By James Bates
I never did figure out where the voices were coming from, but they were there, that was for sure, day and night, whispering, “Feed us. Feed us, now.”
So I did. Boy, did I ever.
I was fifteen and Mom just thought I’d hit a growth spurt.
A typical day: a dozen pancakes for breakfast. A mid-morning snack of five candy bars. A hot lunch at school plus the bag lunch I’d brought. Then a stop at the fast food place on the way home for large fries, large shake and a couple of quarter pounders. Just enough to tide me over until I got home.
“What’s for dinner, Mom?”
“Spaghetti. Your favorite.”
“Fabulous,” I told her, although at this stage of the game, anything I could put in my mouth was fabulous. One helping. A second helping. Dad sitting there with his mouth hanging open, watching.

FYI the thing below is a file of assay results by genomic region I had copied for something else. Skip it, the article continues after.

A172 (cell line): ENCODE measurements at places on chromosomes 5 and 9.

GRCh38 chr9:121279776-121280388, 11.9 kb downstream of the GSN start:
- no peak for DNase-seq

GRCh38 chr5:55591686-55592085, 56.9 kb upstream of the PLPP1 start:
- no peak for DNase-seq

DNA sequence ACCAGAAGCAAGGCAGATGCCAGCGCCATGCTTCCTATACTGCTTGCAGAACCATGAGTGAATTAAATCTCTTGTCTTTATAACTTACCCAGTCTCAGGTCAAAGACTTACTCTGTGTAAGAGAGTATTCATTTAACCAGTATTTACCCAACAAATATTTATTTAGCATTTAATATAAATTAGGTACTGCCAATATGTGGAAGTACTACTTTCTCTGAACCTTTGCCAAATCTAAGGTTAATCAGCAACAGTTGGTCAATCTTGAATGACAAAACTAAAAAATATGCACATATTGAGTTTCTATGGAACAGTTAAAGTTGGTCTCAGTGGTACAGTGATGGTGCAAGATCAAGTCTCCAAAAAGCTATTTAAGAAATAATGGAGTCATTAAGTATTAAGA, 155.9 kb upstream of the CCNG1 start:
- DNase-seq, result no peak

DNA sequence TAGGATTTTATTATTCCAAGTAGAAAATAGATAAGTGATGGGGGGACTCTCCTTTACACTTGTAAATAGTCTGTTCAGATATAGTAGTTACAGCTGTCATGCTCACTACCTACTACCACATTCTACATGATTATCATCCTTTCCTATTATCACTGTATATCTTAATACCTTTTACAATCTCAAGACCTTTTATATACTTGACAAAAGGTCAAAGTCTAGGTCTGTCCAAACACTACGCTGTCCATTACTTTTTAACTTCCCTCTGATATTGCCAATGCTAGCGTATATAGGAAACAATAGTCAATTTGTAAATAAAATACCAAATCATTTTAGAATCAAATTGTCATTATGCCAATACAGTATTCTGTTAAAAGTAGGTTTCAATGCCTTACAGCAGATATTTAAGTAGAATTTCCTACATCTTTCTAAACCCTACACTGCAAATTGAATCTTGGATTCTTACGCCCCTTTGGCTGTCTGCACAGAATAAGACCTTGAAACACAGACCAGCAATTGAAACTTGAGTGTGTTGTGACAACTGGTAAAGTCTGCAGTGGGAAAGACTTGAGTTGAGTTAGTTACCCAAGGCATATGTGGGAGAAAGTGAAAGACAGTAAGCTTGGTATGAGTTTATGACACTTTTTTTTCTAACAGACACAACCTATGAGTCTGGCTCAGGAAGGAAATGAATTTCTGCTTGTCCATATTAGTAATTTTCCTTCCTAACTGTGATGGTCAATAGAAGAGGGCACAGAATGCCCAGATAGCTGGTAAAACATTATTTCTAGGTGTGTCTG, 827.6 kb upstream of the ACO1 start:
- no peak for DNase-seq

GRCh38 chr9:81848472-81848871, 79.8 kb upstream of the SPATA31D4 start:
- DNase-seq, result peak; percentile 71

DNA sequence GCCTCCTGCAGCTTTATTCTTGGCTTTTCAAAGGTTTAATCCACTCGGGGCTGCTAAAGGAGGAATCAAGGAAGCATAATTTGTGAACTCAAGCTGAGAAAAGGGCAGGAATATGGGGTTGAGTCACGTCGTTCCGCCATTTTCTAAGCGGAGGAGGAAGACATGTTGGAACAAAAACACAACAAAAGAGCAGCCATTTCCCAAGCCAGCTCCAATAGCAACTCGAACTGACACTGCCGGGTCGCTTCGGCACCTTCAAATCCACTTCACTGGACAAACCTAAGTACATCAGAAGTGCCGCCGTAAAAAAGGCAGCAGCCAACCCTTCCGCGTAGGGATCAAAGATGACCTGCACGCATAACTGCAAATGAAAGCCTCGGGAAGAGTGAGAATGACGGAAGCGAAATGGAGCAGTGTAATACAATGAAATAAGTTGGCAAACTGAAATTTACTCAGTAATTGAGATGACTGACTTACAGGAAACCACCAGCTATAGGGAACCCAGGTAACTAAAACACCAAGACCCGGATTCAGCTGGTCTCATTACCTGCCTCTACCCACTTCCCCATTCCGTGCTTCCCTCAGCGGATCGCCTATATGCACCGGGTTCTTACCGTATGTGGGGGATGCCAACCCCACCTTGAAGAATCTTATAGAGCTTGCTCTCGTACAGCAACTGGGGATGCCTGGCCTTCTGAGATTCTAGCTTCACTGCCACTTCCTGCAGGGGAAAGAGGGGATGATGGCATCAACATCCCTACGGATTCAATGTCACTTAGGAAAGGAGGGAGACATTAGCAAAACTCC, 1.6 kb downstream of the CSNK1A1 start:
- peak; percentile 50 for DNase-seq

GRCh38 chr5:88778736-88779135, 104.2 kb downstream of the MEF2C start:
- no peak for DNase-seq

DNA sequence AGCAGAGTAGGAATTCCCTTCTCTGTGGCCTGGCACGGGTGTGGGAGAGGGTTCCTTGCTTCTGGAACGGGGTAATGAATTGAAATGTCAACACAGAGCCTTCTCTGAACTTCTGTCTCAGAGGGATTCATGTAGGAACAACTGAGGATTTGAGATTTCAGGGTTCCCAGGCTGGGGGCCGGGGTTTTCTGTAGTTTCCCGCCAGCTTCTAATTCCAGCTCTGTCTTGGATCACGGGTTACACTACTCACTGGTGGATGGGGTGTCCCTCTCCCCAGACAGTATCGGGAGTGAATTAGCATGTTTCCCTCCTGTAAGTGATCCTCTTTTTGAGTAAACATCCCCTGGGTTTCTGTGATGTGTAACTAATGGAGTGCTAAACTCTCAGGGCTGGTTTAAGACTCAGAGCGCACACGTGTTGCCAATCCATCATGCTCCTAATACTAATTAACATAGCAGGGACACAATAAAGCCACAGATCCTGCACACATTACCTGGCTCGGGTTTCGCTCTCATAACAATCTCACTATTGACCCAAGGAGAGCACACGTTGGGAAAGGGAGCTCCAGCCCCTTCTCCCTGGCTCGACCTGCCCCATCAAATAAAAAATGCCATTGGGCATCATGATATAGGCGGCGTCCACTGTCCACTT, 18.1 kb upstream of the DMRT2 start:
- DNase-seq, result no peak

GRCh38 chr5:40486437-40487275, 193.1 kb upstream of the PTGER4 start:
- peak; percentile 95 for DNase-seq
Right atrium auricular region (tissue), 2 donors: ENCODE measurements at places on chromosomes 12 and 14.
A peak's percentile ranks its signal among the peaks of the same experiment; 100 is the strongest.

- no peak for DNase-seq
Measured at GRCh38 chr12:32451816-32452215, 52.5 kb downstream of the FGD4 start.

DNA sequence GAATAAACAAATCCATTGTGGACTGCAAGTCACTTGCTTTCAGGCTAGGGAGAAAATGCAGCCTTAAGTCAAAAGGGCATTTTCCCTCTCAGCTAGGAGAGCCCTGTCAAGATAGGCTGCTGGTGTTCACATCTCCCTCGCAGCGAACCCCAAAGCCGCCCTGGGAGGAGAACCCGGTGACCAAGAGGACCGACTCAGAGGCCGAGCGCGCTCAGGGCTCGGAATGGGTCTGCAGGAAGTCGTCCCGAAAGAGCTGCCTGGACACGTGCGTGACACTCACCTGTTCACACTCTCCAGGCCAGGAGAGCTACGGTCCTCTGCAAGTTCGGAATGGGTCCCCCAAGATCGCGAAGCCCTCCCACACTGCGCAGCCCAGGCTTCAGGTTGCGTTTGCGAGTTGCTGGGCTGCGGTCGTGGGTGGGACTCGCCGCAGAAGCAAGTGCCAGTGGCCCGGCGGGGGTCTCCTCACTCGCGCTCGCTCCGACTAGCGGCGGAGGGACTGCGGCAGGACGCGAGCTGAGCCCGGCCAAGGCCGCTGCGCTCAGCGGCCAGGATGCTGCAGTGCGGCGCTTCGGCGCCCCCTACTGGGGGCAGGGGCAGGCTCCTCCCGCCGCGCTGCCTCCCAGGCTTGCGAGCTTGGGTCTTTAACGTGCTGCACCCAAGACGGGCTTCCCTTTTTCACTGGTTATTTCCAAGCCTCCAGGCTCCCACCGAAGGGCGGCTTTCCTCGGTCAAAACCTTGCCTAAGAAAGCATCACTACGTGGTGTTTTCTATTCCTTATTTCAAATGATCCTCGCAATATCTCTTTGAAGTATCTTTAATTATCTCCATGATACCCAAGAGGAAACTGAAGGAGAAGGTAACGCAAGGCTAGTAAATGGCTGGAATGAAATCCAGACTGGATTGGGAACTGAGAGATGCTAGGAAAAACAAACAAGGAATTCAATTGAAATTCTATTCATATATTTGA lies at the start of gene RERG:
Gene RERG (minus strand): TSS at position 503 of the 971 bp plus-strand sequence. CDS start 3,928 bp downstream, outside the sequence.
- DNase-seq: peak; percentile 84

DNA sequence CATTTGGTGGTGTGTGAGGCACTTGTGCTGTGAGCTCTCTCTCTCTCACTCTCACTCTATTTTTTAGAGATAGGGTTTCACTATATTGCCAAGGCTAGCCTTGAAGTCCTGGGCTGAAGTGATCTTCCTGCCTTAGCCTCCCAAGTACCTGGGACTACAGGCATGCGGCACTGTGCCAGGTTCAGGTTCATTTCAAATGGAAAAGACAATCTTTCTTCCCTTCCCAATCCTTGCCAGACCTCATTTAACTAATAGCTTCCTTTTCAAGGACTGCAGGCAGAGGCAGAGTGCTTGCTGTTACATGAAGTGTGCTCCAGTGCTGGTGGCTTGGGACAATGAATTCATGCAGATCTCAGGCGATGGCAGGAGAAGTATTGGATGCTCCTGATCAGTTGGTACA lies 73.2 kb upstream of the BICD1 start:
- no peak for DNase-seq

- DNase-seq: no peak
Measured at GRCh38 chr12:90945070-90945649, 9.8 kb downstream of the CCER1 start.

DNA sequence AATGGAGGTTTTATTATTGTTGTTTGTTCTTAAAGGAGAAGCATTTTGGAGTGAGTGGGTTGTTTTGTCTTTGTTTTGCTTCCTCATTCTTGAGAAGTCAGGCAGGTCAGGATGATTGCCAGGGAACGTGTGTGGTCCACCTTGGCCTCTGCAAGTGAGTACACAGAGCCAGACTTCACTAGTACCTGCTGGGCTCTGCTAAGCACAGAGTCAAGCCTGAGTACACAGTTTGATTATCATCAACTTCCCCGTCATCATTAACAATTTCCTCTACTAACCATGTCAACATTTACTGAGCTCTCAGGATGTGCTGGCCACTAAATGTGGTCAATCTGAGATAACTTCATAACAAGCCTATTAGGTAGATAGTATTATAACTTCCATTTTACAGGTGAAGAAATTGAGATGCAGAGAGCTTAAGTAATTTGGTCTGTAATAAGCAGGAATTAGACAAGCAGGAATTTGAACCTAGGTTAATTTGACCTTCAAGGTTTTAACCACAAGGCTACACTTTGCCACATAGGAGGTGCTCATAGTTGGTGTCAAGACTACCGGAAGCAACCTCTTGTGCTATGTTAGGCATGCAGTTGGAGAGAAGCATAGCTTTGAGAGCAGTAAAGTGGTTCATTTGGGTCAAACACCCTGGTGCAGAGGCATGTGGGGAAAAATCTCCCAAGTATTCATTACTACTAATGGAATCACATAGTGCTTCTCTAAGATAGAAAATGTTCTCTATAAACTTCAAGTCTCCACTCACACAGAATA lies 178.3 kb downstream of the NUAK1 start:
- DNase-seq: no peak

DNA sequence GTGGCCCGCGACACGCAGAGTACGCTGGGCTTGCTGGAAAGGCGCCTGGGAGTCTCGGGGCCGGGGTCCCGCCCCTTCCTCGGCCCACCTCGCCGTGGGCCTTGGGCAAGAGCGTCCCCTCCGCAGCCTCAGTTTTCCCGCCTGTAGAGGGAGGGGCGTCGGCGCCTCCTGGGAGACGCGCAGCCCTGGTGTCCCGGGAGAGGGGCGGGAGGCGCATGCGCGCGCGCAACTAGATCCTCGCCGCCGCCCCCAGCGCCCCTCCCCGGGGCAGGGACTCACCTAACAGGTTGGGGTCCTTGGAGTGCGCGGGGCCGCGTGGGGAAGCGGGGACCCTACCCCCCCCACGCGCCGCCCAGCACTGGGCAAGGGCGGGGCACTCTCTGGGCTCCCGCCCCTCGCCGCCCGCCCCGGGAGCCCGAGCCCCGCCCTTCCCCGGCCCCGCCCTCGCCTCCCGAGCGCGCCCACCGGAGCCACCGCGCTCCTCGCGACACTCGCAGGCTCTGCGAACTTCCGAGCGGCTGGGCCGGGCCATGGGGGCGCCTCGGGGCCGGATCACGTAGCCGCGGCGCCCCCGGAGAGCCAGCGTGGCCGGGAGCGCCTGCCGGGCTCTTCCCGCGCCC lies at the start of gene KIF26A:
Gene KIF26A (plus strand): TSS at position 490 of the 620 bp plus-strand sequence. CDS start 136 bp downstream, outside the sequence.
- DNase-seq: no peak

I ask him, “Can I finish that?” and point.
“Sure,” he says, as I clear his plate before the word is barely out of his mouth.
I wasn’t growing or putting on weight, just eating. A lot.
After a few months Mom became concerned. “Let’s take you to the doctor.”
“Aw, Mom. No.”
A steely look. “What’d you say?”
I re-think my position. “Sure, Mom. Good idea.”
Doctor Solsvik was a kind man. We talked. He checked me over. Finally, he felt my abdomen. “Good lord,” he gasped. “Let’s get you to x-ray.”
End result: I had a tapeworm. Two of them, actually. Big ones. How they got there no one knows. But the doctor operated and now I’m back to normal. “Eating like a horse,” Mom says.
“I’m a growing boy,” I joke, because I’m pretty sure those tapeworms are gone. At least that’s what they tell me.